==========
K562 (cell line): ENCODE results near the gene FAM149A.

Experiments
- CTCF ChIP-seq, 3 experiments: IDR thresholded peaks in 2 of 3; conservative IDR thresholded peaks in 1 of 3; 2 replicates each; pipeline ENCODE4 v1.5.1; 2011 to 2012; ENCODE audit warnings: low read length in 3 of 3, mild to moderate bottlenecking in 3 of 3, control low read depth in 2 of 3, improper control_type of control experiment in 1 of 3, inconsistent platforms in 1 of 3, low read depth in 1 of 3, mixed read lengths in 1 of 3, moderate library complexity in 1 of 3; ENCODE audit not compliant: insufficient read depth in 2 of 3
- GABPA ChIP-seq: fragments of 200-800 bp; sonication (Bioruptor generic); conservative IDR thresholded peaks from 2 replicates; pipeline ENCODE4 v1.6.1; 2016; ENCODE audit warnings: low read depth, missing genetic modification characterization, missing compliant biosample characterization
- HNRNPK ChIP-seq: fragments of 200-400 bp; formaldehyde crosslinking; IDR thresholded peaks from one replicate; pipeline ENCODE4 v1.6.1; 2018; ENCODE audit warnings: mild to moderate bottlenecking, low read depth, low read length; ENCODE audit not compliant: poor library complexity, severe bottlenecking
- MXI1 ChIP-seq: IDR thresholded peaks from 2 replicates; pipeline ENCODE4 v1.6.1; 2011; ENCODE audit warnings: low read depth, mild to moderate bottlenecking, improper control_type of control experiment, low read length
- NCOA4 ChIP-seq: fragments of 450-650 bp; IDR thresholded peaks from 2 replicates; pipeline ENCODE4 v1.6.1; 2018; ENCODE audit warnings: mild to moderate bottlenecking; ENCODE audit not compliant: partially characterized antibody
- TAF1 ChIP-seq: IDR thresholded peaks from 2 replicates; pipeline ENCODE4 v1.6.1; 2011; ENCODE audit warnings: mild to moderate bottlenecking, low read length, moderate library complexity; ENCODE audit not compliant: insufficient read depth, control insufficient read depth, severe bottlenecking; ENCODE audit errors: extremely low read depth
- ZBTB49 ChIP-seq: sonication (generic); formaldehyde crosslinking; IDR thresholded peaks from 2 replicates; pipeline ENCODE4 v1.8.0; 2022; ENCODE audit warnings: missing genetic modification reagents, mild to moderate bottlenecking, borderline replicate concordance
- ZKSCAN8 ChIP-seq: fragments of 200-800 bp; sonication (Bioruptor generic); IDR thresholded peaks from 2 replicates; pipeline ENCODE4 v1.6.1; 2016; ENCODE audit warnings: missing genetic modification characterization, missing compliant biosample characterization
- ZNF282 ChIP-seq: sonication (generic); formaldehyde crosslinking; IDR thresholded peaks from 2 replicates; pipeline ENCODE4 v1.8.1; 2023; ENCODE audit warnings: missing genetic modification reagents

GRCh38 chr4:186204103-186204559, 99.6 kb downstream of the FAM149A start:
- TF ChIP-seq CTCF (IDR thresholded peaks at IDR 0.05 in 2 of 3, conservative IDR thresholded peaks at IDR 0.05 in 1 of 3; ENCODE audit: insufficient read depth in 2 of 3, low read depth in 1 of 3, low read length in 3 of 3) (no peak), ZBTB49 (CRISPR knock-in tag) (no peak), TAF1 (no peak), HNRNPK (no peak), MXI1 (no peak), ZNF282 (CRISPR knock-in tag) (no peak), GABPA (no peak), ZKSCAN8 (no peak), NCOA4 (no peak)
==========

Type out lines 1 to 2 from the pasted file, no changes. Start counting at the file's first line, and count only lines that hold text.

K562 (cell line): ENCODE results near the gene FAM149A.

Experiments